Ahava Leibtag: It depends on the size of the organization, but mostly what we see is inconsistent content and then duplicate content. The main problem that we see is that you just end up completely confusing your audience because no one person or group of people, (this can also be run by committee,) is responsible for delivering a consistent, coherent content product. Inconsistent content creates mistrust. You know what it’s like? I always compare it to the bipolar 9th grade friend you made when you’re a freshman. That person, you ate lunch with them on Monday and Tuesday, and then on Wednesday they don’t want to be friends with you anymore because they found a cooler kid. Then next week they came back to you because they realized that cool crowd wasn’t going to accept you. That’s what inconsistent content does to you. It just makes you feel like you’re getting whiplashed, and people don’t want to deal with companies where they don’t feel like they can trust them.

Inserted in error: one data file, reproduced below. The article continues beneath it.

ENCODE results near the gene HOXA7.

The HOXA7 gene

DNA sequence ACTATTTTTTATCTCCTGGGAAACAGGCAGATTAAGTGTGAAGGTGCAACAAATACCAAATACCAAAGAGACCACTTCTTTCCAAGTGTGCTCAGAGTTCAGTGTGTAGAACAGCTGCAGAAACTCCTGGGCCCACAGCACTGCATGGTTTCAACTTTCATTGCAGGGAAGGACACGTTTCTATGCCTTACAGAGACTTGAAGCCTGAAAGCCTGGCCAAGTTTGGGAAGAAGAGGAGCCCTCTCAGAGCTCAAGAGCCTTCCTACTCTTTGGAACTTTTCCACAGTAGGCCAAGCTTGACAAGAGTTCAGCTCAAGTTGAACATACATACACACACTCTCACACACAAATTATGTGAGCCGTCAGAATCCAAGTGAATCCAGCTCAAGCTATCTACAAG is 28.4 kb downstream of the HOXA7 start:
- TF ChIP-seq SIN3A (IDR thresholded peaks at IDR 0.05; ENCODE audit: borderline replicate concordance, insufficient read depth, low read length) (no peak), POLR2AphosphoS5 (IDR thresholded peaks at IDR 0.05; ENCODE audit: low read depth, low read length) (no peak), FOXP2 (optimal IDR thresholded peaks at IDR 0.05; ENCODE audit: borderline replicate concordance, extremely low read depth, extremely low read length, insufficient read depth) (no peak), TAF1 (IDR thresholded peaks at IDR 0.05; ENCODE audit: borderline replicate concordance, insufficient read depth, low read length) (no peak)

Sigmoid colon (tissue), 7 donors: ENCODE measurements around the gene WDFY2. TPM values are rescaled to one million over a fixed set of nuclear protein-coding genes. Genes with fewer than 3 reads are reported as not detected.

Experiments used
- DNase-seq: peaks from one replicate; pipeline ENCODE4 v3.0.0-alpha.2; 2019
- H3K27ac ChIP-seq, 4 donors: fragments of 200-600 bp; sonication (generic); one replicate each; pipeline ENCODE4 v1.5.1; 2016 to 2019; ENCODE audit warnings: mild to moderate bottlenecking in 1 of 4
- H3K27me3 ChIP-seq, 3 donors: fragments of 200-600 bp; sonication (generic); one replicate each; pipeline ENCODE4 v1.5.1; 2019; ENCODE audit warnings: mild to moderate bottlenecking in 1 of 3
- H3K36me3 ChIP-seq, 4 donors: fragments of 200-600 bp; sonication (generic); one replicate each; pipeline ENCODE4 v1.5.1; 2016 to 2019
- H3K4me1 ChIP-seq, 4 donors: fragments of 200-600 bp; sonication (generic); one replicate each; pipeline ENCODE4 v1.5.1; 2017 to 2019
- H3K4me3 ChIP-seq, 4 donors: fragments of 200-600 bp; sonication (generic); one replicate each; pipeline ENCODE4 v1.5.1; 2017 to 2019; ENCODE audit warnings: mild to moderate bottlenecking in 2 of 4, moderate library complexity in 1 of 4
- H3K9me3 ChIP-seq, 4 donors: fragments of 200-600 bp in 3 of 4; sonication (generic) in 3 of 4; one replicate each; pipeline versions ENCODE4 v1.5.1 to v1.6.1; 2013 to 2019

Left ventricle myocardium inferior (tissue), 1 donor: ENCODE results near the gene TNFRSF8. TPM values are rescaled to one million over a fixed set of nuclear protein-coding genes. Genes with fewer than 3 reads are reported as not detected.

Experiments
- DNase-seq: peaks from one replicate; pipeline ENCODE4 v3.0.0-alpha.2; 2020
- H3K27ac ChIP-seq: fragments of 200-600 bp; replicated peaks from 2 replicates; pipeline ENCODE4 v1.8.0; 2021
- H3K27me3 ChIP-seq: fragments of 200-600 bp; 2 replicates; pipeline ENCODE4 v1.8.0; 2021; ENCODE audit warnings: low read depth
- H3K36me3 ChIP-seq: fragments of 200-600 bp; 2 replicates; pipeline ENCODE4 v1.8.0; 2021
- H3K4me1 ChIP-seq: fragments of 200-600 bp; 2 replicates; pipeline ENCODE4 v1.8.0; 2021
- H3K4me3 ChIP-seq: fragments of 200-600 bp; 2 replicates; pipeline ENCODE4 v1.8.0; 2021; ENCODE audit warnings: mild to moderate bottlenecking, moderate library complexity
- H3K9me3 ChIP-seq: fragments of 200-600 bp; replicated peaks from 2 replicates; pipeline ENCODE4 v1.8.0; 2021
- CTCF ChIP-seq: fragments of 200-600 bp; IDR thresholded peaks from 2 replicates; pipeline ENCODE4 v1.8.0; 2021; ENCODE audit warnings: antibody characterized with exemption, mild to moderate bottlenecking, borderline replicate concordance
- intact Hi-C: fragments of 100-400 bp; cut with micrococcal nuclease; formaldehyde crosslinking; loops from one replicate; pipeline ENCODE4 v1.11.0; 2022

Ian Altman: How should an organization go about defining their audience to attract the right people to their content?
Ahava Leibtag: That’s a really great question. It’s a really great topic and it’s very, very deep, but here’s what I would say right off the bat. The first thing is that the company needs to look at what their business objectives are, and they have to be very clear to the people who are responsible for content about what they’re trying to do so that they can clearly define their audiences. When we come into organizations and we consult with them and we look at what’s happening with their content, very often is that the executives have not communicated clearly to the content teams what exactly it is that they’re trying to do or, worse, content has become politicized, and then nobody is getting clear information because there’s a turf war. That’s the first thing that needs to happen is that business objectives need to be highlighted.
The second way that you can get to know your customers is by all the stuff that we all know: focus groups, and surveys, and market research, and data, and usability testing and all that.